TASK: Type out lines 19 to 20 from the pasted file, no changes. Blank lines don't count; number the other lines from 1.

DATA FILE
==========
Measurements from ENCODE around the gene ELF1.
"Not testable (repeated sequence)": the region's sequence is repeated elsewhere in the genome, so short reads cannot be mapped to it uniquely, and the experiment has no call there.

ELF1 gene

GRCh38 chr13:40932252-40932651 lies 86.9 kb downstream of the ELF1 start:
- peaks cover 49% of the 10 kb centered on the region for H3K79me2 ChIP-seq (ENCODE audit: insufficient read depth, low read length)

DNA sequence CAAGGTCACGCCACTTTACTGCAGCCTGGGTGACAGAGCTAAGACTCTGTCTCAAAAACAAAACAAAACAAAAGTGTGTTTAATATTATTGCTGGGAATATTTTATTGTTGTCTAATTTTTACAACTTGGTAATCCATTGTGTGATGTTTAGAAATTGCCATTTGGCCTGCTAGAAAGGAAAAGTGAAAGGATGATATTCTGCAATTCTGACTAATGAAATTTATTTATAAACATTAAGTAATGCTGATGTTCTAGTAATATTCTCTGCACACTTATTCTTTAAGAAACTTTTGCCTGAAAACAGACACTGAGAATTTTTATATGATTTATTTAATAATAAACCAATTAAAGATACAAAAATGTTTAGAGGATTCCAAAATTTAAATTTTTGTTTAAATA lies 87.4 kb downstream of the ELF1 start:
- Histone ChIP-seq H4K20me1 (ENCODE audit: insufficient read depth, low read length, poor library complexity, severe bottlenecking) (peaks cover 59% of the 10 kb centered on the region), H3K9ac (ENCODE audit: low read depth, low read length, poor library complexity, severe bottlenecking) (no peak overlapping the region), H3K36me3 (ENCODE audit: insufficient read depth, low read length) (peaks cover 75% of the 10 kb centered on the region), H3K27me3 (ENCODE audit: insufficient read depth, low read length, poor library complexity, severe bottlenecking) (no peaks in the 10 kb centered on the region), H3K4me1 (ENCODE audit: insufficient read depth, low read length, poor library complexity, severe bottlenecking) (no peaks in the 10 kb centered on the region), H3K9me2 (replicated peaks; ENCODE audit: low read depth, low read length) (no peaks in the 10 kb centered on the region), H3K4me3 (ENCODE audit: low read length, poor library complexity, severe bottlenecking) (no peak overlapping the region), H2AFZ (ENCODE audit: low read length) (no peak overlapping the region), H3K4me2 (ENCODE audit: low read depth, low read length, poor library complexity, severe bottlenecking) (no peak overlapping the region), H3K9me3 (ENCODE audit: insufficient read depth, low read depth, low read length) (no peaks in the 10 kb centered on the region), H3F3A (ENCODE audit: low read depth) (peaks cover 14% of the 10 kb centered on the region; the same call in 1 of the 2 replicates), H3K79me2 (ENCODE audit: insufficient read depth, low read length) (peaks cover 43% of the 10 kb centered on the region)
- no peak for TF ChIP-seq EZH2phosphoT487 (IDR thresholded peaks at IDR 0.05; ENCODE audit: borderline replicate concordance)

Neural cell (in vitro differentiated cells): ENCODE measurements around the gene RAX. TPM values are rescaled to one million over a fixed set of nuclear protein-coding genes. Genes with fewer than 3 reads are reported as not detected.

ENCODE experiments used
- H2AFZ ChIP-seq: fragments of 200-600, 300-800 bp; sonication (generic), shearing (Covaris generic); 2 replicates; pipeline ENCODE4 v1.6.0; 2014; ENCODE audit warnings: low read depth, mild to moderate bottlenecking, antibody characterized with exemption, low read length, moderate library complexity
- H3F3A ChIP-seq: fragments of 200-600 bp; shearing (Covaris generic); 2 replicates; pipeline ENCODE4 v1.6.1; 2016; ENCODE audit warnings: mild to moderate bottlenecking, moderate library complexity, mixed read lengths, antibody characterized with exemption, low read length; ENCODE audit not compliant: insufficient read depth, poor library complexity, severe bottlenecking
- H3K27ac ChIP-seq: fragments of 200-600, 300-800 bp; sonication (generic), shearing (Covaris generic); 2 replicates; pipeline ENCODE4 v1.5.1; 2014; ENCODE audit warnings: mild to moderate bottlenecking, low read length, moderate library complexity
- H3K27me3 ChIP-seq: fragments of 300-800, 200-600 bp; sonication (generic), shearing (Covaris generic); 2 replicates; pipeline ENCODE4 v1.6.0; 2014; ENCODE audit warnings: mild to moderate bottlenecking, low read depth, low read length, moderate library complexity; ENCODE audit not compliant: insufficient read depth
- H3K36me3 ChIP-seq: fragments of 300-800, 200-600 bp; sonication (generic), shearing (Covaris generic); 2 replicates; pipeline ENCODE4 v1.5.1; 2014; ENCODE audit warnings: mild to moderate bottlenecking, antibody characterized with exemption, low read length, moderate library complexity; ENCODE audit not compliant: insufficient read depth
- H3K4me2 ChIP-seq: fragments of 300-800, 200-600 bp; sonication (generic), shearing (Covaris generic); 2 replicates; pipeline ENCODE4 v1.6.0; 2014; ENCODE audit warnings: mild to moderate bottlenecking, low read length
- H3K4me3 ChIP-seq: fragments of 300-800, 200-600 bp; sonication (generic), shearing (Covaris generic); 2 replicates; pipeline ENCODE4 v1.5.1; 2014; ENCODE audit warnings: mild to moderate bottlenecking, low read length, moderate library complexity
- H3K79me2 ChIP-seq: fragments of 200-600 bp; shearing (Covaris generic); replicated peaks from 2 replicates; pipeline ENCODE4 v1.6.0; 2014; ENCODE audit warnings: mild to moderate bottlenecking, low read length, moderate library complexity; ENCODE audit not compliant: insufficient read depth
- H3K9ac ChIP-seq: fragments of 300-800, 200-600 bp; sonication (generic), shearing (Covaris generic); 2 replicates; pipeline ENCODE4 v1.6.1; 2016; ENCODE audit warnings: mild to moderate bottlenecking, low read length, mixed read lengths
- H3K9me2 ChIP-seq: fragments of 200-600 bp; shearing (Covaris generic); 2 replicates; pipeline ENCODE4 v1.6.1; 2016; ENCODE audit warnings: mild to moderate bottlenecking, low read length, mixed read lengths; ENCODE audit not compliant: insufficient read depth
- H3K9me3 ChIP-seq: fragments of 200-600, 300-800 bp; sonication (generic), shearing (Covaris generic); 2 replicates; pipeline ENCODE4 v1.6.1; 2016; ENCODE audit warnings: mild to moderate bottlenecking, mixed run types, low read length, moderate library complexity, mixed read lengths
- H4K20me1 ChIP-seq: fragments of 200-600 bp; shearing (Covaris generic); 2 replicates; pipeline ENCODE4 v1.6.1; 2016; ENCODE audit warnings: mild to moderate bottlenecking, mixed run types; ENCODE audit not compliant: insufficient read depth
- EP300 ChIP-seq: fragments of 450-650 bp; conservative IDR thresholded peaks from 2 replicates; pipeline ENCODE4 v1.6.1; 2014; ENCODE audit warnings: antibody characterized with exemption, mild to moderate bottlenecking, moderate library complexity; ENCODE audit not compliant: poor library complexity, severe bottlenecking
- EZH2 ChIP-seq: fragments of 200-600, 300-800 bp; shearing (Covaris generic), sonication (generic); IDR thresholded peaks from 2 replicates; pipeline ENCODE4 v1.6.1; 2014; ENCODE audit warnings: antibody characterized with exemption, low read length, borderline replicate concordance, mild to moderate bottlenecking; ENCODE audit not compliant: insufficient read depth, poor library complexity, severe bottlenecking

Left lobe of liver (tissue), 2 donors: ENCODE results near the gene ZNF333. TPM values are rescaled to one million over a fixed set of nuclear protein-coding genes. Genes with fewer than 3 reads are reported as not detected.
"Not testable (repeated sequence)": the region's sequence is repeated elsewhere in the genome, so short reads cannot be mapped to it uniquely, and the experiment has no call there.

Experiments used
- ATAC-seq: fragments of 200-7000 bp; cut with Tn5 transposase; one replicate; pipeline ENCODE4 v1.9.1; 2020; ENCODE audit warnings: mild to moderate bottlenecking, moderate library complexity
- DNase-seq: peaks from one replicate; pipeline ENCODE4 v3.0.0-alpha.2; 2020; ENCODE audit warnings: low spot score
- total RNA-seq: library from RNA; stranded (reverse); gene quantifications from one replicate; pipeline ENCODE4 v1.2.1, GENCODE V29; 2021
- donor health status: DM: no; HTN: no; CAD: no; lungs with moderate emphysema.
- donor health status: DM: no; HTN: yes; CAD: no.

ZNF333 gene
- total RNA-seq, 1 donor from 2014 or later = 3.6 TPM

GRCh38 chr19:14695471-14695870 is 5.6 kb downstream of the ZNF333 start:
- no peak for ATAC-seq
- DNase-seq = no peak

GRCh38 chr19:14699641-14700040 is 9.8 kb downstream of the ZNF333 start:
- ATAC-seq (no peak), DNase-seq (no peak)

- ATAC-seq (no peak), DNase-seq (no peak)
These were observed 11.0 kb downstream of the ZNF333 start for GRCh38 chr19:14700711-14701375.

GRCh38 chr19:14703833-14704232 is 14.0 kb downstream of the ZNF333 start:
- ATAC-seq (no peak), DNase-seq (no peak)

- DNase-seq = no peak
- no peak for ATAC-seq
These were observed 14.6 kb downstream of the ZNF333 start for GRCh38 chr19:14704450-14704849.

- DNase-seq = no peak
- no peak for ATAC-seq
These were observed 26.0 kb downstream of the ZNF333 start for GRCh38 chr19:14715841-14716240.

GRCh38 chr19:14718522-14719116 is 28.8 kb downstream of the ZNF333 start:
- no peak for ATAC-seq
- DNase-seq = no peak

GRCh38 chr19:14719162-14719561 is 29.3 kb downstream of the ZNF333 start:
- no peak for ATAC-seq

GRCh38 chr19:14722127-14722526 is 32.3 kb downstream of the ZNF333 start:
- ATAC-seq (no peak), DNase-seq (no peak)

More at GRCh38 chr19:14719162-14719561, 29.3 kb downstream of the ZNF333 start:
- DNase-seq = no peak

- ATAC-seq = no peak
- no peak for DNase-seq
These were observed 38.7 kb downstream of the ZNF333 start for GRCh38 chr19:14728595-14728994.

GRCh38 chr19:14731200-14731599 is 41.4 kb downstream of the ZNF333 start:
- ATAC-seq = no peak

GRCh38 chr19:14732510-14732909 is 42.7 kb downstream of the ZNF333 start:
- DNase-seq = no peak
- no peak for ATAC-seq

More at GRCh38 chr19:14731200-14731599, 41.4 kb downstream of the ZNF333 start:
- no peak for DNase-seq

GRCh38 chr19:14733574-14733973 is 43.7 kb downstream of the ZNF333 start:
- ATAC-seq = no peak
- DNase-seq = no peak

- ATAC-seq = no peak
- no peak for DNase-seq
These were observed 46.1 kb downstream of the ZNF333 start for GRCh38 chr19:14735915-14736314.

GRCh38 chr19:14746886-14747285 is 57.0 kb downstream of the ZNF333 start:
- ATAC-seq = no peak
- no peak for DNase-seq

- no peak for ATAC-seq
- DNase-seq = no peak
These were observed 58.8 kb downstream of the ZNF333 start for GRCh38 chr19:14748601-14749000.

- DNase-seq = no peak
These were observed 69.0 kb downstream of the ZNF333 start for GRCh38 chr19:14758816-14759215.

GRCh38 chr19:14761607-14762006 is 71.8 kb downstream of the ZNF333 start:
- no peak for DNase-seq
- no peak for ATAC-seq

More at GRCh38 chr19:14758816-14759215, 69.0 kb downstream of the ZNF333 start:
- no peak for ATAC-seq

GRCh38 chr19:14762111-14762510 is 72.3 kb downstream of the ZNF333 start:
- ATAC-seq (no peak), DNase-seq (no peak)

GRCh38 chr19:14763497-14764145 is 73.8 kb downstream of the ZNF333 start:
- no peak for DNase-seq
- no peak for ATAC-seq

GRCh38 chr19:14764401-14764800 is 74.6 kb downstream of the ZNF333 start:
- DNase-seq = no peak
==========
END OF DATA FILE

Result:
- H3K9ac ChIP-seq: fragments of 300-800, 200-600 bp; sonication (generic), shearing (Covaris generic); 2 replicates; pipeline ENCODE4 v1.6.1; 2016; ENCODE audit warnings: mild to moderate bottlenecking, low read length, mixed read lengths
- H3K9me2 ChIP-seq: fragments of 200-600 bp; shearing (Covaris generic); 2 replicates; pipeline ENCODE4 v1.6.1; 2016; ENCODE audit warnings: mild to moderate bottlenecking, low read length, mixed read lengths; ENCODE audit not compliant: insufficient read depth